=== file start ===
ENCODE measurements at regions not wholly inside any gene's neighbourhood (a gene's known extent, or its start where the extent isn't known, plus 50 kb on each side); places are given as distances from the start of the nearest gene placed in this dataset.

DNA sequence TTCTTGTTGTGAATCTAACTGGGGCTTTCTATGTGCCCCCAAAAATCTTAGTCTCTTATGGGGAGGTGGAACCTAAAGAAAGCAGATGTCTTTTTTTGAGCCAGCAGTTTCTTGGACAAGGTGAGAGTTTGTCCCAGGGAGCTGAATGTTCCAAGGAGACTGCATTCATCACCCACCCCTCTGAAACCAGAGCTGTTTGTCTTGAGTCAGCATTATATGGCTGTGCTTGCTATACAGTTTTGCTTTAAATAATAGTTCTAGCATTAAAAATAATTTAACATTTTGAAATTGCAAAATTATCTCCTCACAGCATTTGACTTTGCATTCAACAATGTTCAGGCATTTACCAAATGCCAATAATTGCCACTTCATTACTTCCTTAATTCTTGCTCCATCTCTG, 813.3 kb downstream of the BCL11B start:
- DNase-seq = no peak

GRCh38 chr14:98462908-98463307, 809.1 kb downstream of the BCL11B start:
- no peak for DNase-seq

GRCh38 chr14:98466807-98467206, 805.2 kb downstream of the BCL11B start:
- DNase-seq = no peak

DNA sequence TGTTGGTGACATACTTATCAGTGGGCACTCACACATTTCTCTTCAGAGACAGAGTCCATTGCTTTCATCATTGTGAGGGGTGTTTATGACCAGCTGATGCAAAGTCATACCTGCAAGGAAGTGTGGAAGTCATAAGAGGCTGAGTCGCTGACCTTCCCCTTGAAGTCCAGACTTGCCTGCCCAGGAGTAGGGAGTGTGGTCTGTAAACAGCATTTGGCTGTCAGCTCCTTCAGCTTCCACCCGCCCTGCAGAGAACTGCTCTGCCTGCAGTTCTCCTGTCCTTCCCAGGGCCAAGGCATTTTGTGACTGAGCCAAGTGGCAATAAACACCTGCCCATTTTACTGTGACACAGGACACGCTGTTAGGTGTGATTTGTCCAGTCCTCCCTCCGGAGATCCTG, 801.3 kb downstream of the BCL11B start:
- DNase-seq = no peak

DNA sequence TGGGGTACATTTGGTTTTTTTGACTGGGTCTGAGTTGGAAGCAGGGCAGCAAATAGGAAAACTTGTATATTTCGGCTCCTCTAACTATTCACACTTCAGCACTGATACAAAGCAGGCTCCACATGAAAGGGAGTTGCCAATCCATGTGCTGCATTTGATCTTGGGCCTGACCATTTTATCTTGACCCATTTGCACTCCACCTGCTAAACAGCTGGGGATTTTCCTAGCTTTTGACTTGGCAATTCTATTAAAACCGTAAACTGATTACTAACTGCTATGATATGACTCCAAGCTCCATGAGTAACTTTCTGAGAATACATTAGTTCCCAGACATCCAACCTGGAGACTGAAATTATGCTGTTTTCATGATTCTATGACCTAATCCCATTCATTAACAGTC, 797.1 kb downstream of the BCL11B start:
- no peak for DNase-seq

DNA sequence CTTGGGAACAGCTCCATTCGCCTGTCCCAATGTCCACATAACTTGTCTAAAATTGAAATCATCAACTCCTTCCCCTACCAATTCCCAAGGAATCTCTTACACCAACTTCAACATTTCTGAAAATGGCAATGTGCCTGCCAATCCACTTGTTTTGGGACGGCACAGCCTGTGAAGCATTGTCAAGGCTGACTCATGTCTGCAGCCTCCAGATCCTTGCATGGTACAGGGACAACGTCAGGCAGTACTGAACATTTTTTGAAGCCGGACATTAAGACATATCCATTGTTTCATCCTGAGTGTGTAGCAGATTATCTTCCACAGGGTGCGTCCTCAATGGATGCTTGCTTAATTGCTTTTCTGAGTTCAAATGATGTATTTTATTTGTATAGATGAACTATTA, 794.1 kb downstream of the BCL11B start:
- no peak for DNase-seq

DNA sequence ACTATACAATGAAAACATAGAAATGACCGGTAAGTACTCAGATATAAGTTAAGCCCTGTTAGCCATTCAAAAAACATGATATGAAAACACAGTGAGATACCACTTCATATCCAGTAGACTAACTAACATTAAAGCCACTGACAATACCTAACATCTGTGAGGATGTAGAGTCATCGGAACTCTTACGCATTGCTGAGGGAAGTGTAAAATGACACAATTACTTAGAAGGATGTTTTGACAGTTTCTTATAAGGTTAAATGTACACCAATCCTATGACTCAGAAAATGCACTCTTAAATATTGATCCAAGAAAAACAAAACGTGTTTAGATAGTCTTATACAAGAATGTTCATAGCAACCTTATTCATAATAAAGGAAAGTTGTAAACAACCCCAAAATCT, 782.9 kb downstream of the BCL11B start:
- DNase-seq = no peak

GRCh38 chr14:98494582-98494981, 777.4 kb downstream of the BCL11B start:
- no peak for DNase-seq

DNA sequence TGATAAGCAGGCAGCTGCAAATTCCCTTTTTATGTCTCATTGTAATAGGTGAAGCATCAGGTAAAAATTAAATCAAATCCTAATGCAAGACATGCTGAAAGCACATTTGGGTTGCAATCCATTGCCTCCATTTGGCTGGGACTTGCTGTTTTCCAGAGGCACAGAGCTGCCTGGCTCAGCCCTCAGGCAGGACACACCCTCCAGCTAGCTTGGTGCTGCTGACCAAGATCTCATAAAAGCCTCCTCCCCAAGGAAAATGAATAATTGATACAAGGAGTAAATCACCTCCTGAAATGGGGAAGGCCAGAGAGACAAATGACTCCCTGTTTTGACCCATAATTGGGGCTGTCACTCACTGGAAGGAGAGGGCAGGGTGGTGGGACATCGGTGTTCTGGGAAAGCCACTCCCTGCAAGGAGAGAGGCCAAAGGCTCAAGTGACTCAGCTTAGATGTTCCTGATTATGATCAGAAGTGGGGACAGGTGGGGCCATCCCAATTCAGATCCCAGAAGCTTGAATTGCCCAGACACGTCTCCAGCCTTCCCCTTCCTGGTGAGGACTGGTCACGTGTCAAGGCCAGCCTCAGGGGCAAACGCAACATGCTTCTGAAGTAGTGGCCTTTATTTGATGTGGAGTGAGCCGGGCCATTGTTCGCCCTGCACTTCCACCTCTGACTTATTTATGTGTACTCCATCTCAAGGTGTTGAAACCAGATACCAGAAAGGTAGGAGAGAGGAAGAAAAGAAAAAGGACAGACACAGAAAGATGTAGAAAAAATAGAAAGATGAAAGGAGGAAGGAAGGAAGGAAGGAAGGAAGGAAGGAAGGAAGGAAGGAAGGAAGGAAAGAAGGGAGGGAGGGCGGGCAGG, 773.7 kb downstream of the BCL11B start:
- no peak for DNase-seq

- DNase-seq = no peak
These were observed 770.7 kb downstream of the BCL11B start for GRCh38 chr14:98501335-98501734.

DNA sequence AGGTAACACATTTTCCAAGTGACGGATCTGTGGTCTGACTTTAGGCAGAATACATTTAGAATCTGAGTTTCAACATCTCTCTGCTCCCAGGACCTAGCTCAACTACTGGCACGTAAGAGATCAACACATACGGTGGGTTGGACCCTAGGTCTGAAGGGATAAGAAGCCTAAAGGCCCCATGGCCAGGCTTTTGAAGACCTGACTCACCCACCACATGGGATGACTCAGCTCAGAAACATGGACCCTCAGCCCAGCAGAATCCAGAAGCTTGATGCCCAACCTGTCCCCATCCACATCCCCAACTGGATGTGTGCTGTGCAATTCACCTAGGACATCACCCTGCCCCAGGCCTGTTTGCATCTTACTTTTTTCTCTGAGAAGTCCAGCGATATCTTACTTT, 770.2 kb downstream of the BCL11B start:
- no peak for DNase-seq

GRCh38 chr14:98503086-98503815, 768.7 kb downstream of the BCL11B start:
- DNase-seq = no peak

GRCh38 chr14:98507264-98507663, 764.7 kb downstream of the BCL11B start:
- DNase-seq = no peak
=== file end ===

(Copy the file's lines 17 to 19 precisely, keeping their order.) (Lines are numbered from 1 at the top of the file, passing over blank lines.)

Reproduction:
- no peak for DNase-seq

DNA sequence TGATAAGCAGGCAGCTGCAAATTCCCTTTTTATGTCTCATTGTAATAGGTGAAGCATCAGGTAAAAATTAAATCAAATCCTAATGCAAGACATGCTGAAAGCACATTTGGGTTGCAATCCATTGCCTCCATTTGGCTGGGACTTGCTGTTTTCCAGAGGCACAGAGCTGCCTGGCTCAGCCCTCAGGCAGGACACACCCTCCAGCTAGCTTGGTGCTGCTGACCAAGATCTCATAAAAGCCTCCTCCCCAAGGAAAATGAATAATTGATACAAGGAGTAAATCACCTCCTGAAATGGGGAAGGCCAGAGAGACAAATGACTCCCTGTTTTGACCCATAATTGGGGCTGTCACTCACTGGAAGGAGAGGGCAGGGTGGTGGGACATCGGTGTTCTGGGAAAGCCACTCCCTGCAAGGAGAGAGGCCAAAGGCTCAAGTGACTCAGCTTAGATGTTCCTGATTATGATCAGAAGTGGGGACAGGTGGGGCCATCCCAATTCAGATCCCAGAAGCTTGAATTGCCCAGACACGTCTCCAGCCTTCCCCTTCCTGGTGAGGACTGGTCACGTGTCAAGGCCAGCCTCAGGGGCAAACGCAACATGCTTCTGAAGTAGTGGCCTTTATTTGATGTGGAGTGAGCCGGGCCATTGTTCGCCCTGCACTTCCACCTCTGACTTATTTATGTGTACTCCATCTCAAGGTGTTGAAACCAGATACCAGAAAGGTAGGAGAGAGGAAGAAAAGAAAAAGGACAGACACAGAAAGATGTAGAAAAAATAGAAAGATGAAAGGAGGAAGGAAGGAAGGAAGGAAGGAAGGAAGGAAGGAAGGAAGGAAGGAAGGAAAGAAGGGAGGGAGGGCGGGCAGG, 773.7 kb downstream of the BCL11B start:
- no peak for DNase-seq